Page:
August 23rd, 2022
Disclaimer: FLYING FALCON HAS INVESTED IN THE BIG3 FIRE NFTs FOR TEAM TRILOGY. THIS STATEMENT IS INTENDED TO DISCLOSE ANY CONFLICT OF INTEREST AND SHOULD NOT BE MISCONSTRUED AS A RECOMMENDATION TO PURCHASE ANY TOKEN. THIS CONTENT IS FOR INFORMATIONAL PURPOSES ONLY AND YOU SHOULD NOT MAKE DECISIONS BASED SOLELY ON IT. INVESTING IN ANY CRYPTO ASSET IS A MAJOR RISK. THIS IS NOT INVESTMENT OR FINANCIAL ADVICE
Fan Engaged Sports
Professional sports have long been a way for IRL communities to connect on a local level around fandom and social experiences. They bring individuals together and can act as a social and economic boost to cities that host teams. Sports serve as a form of entertainment and primarily an outlet to escape the reality of life’s demands.
The largest sport leagues have been around for over a century in some cases while continuing to evolve and expand. The National Football League (NFL) was founded in 1920, Major League Baseball (MLB) was founded in 1876, and the English Football League (EPL) was founded in 1888. These leagues are highly profitable, with the NFL generating $11B, the MLB generating $9.6B, and the Premier League generating $5.9B in revenues.
With these leagues continuing to grow and become larger, it becomes difficult for new leagues to compete. I believe new leagues that put fan engagement as a core value stand a better chance at remaining relevant over the coming years. It is extremely evident that fans want a voice among their teams. For example, the Green Bay Packers recently raised $65.8 for their “shares” that do not include dividends and cannot be resold, but do allow the purchasers to vote for the team’s board of directors. This is a way for the Green Bay Packers to connect with their fans and demonstrates the monetary value of such experience, but I believe new leagues can take this relationship much further.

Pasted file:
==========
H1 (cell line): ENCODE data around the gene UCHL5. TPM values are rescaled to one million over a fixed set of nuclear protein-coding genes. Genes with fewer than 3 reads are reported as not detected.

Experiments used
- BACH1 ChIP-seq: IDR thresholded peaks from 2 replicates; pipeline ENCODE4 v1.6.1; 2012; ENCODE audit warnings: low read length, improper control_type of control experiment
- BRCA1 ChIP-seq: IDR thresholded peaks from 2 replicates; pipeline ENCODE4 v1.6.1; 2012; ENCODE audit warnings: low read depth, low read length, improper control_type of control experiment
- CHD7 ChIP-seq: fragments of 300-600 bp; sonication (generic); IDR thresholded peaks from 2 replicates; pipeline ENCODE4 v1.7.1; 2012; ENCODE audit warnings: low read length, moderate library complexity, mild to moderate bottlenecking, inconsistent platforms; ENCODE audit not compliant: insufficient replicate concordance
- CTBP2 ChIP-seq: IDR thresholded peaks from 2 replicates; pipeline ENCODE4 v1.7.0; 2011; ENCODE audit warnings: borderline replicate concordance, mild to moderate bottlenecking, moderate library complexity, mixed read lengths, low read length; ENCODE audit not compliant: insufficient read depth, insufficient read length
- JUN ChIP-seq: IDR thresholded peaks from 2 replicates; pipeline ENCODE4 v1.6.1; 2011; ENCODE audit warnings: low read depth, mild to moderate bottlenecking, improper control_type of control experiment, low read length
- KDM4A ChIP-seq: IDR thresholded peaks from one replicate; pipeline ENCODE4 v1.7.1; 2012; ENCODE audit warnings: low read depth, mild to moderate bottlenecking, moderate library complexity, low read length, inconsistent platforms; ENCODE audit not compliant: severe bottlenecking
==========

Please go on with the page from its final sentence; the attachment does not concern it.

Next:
As new leagues begin to come to market and look to obtain new fanbases, these leagues have the advantage of being more flexible and can take advantage of the technology stack being developed in Web3. These new leagues will likely look to establish themselves in an ever evolving sports industry by issuing access NFTs to introduce new stakeholders within their leagues, centered around fan engagement.